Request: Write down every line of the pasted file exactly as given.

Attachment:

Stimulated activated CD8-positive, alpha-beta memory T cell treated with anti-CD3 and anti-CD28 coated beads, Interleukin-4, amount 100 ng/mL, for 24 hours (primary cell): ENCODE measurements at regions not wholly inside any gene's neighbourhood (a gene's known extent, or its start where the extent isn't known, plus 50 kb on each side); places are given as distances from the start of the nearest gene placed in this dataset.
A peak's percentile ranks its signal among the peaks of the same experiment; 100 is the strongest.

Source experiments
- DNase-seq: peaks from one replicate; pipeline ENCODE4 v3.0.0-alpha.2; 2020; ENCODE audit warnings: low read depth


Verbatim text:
Stimulated activated CD8-positive, alpha-beta memory T cell treated with anti-CD3 and anti-CD28 coated beads, Interleukin-4, amount 100 ng/mL, for 24 hours (primary cell): ENCODE measurements at regions not wholly inside any gene's neighbourhood (a gene's known extent, or its start where the extent isn't known, plus 50 kb on each side); places are given as distances from the start of the nearest gene placed in this dataset.
A peak's percentile ranks its signal among the peaks of the same experiment; 100 is the strongest.

Source experiments
- DNase-seq: peaks from one replicate; pipeline ENCODE4 v3.0.0-alpha.2; 2020; ENCODE audit warnings: low read depth